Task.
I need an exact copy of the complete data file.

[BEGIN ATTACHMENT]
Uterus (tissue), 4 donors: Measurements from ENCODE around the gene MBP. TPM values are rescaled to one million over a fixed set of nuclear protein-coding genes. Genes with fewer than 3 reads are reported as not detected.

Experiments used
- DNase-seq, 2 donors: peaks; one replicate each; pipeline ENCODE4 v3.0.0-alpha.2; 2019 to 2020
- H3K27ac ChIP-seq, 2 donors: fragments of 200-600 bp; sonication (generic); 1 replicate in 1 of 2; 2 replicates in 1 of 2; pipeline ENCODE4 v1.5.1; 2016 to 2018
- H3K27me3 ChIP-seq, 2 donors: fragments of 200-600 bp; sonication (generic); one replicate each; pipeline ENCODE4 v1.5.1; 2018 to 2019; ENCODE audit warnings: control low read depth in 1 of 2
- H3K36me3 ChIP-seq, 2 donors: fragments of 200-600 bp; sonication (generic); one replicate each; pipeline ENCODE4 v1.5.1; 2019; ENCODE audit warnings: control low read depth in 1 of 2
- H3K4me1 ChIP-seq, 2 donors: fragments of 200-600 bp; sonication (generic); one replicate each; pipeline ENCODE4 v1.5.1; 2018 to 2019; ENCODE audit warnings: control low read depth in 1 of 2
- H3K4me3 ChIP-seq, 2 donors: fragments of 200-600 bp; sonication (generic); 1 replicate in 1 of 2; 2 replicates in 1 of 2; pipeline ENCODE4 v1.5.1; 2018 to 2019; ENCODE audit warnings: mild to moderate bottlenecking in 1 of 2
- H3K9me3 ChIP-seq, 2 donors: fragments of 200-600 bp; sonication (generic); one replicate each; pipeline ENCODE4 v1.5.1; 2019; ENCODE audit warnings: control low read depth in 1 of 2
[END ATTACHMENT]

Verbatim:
Uterus (tissue), 4 donors: Measurements from ENCODE around the gene MBP. TPM values are rescaled to one million over a fixed set of nuclear protein-coding genes. Genes with fewer than 3 reads are reported as not detected.

Experiments used
- DNase-seq, 2 donors: peaks; one replicate each; pipeline ENCODE4 v3.0.0-alpha.2; 2019 to 2020
- H3K27ac ChIP-seq, 2 donors: fragments of 200-600 bp; sonication (generic); 1 replicate in 1 of 2; 2 replicates in 1 of 2; pipeline ENCODE4 v1.5.1; 2016 to 2018
- H3K27me3 ChIP-seq, 2 donors: fragments of 200-600 bp; sonication (generic); one replicate each; pipeline ENCODE4 v1.5.1; 2018 to 2019; ENCODE audit warnings: control low read depth in 1 of 2
- H3K36me3 ChIP-seq, 2 donors: fragments of 200-600 bp; sonication (generic); one replicate each; pipeline ENCODE4 v1.5.1; 2019; ENCODE audit warnings: control low read depth in 1 of 2
- H3K4me1 ChIP-seq, 2 donors: fragments of 200-600 bp; sonication (generic); one replicate each; pipeline ENCODE4 v1.5.1; 2018 to 2019; ENCODE audit warnings: control low read depth in 1 of 2
- H3K4me3 ChIP-seq, 2 donors: fragments of 200-600 bp; sonication (generic); 1 replicate in 1 of 2; 2 replicates in 1 of 2; pipeline ENCODE4 v1.5.1; 2018 to 2019; ENCODE audit warnings: mild to moderate bottlenecking in 1 of 2
- H3K9me3 ChIP-seq, 2 donors: fragments of 200-600 bp; sonication (generic); one replicate each; pipeline ENCODE4 v1.5.1; 2019; ENCODE audit warnings: control low read depth in 1 of 2